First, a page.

Sandy Powell on a career in costume

By Sam Rogers

“Costume design is about collaboration and communication... It is part psychology, part art”.

“The role of a costume designer is to help create a character, to make them come to life through the power of clothing,” says Sandy Powell, the celebrated designer behind the Oscar- and Bafta-winning costumes of The Favourite, The Young Victoria, Velvet Goldmine, Shakespeare in Love, and The Aviator – and now, winner of the London Design Medal 2022.

While many of us are familiar with Powell’s work, it was her viral autograph suit in 2020 that made the costume designer – and her signature orange quiff – a household name. “People stop me in the street now,” she says, equally amused and proud. The calico suit that caught the attention of the masses was a bid to save Derek Jarman’s creative studio in Dungeness, Prospect Cottage. Powell wore it throughout awards season, and during that time it became a rich tapestry of celebrity signatures.

“It started as a silly idea, and it just snowballed,” she recalls. “I had such fun doing it. It gave me a mission. And, I didn’t have to think about what to wear once! Looking back now, I’m very proud of it.” Her suit raised £16,000 at auction and is now part of the V&A’s collection.

Though Powell’s impact on the London design scene is clear, the fact that costume design is often overlooked as a leading design discipline is not lost on her. “It’s not as simple as just designing clothes and putting them on a person,” she notes, adding that it is usually period pieces or fantastical films that are deemed to be “good” costumes. “Designing a contemporary wardrobe, or something that looks ‘ordinary’, requires just as much, if not more, work,” she explains.

Powell makes a key distinction between her craft and that of fashion designers. “It isn’t fashion; fashion is about trends and selling clothes. Costume design is about collaboration and communication; with directors, actors, your team, and the audience. It is part psychology, part art, really.”

It is also about problem solving. “Costume design is about achieving more than you have the time or the budget to do,” she says. “It’s about making allowances and compromising, constantly.” Which isn’t to say that Powell’s career has been about settling. Quite the opposite.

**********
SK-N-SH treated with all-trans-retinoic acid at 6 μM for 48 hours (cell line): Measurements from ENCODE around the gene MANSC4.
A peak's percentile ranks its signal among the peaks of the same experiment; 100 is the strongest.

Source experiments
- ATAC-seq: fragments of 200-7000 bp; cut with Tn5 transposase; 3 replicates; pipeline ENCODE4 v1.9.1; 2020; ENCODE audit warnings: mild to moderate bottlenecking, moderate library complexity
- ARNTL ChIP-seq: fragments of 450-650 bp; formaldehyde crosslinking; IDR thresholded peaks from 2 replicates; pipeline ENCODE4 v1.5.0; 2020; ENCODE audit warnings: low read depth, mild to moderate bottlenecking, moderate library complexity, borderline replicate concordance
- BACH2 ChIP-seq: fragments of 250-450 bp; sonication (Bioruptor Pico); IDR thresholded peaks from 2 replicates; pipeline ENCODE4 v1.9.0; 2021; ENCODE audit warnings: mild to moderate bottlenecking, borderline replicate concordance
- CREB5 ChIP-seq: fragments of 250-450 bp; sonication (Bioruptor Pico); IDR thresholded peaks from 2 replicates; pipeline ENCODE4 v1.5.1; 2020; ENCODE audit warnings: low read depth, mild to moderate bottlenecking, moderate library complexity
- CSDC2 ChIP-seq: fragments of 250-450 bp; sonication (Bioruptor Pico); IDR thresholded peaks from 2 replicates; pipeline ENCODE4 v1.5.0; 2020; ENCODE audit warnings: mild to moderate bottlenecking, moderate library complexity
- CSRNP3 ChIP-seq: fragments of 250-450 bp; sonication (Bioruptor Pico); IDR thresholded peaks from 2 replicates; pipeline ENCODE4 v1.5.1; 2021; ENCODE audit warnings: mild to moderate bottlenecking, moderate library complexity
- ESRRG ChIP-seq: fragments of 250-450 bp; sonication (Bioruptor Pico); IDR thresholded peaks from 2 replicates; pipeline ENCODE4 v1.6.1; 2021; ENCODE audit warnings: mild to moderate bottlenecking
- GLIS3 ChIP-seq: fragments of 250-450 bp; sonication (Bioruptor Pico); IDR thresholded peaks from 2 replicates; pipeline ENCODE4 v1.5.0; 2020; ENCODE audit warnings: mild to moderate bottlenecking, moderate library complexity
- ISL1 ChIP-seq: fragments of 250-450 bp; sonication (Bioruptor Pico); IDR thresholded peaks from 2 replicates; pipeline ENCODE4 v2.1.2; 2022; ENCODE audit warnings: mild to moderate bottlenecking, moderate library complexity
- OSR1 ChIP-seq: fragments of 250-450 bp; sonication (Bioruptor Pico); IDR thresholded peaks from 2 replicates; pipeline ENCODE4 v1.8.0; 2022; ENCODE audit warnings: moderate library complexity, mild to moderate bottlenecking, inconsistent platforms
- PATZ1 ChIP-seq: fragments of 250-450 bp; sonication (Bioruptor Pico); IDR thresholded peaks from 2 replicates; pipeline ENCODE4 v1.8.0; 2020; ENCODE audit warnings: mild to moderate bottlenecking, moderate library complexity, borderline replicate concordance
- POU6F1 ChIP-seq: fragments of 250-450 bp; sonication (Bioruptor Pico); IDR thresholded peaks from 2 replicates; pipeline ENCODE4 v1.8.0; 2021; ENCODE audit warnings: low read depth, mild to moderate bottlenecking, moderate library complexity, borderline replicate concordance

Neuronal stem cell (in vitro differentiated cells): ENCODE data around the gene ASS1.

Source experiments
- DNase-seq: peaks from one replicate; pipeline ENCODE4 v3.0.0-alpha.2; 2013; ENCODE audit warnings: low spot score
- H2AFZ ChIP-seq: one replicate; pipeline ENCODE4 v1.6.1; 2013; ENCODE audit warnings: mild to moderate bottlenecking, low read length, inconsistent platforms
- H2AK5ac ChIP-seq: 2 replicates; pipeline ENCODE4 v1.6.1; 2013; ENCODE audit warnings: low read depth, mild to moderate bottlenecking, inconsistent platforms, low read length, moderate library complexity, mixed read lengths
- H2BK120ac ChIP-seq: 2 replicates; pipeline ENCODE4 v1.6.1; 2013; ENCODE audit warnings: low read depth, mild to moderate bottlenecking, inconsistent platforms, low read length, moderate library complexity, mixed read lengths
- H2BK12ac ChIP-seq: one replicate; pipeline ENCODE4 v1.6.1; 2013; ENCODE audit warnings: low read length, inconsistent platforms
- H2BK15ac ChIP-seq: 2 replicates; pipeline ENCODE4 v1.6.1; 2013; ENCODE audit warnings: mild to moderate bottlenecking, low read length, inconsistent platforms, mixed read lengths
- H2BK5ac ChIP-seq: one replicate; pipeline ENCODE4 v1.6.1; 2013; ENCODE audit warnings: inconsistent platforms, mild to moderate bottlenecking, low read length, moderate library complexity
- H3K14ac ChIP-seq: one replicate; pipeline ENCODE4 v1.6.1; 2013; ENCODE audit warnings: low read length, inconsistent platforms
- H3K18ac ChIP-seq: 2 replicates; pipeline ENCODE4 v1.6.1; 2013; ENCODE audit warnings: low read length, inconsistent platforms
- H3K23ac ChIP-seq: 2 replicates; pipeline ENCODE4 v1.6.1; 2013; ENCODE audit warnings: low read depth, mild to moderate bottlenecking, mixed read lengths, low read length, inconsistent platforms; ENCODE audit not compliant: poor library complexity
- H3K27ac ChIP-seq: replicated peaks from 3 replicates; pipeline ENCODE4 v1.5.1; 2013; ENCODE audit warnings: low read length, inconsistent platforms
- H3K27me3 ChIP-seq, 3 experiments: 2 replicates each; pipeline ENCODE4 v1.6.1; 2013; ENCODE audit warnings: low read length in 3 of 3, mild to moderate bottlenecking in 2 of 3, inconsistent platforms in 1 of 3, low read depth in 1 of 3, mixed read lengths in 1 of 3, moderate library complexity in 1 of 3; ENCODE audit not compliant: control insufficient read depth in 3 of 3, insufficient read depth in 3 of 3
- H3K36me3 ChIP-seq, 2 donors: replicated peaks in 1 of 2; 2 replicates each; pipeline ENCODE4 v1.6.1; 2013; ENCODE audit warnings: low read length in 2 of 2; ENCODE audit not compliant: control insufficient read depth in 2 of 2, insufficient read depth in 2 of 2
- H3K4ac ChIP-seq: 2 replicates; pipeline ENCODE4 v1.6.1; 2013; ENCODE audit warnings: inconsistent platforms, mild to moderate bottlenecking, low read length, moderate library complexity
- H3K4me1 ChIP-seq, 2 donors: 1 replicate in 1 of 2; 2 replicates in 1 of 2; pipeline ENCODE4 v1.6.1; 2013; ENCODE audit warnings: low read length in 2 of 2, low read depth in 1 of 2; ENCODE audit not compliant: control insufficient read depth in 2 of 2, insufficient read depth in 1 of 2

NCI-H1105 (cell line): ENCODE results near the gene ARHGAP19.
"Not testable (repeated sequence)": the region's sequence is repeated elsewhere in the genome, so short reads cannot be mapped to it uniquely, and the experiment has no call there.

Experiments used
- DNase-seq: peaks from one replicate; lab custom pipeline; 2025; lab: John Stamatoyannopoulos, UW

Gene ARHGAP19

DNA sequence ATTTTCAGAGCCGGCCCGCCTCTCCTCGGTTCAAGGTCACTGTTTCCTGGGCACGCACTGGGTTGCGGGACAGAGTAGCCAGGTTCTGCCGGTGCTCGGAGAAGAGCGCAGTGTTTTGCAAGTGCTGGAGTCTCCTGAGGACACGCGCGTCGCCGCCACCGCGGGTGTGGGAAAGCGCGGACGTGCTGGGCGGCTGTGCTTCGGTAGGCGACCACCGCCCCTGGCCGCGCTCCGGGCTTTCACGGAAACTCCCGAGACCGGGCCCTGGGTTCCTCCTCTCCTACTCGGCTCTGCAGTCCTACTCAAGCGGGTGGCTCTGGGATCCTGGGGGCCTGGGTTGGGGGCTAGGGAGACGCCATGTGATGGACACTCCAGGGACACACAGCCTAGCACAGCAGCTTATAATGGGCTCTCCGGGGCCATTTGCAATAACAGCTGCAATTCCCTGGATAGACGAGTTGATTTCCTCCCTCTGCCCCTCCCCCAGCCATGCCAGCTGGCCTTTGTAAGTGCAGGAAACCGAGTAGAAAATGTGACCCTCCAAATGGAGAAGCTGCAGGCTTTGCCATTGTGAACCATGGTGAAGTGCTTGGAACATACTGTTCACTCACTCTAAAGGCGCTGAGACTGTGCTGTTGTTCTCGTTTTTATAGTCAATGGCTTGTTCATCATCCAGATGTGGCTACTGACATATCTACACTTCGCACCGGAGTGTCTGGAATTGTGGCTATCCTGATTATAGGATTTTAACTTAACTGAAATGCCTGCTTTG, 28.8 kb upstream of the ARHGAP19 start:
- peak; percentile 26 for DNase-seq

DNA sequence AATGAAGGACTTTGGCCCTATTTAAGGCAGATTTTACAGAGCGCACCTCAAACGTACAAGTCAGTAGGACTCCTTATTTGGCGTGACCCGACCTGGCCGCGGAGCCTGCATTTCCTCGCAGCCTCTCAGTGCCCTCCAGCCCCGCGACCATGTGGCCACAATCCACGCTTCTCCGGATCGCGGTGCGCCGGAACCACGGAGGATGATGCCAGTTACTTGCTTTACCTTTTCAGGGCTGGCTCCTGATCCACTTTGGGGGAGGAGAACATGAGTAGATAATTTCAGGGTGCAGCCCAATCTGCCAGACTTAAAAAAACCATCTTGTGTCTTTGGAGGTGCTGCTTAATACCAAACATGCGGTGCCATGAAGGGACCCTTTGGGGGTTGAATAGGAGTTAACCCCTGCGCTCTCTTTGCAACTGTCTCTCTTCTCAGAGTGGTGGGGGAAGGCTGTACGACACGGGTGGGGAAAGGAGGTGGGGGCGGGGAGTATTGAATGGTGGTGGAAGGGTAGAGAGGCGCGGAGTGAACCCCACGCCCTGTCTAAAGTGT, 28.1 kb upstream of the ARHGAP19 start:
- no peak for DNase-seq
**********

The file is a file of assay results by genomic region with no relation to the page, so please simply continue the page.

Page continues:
The Brixton native learnt to sew at a young age, and was dressing her Cindy dolls in bespoke creations – crafted from patterns she cut and Laura Ashley fabrics she picked – by the age of 10. After quitting college in 1981, she moved to designing for the stage in dance and theatre. “I was a bad student and I knew what I wanted to do. I was determined and ambitious. And fearless, I suppose.”

She sought out her creative heroes – David Bowie’s choreographer Lindsay Kemp, and the aforementioned artist and filmmaker Derek Jarman – “procuring” their numbers from acquaintances and forging rich working partnerships with both.

Though she cites Jarman’s Caravaggio as seminal to this day, Powell has worked with over 20 directors on some 50 films in her four decades in the industry. Arguably, her collaborations with Martin Scorsese (in Gangs Of New York, The Wolf Of Wall Street and The Irishman), Todd Haynes (Velvet Goldmine, Far From Heaven and Carol) and Yorgos Lanthimos (The Favourite) are her most celebrated.

In all that she does, having fun is crucial for Powell, who attributes her mantra – that you should go to work with the same level of enthusiasm as if you were going to a party – to Jarman, too. “And that isn’t to say it isn’t stressful work. But, there’s good stress and bad stress. I’ve been fortunate enough to work on jobs and with people who are great. There is no point in doing it if you are not having fun.”

Surely the recognition and awards (she has three Oscars and three Baftas) also help to make it feel worthwhile? “In film, it’s the people who have worked on the right project that year who get awarded. I’m very grateful and appreciate the fact that my work is recognised, but the London Design Medal is more exciting because it’s design across the board, not just me and other costume designers. This is a huge honour.”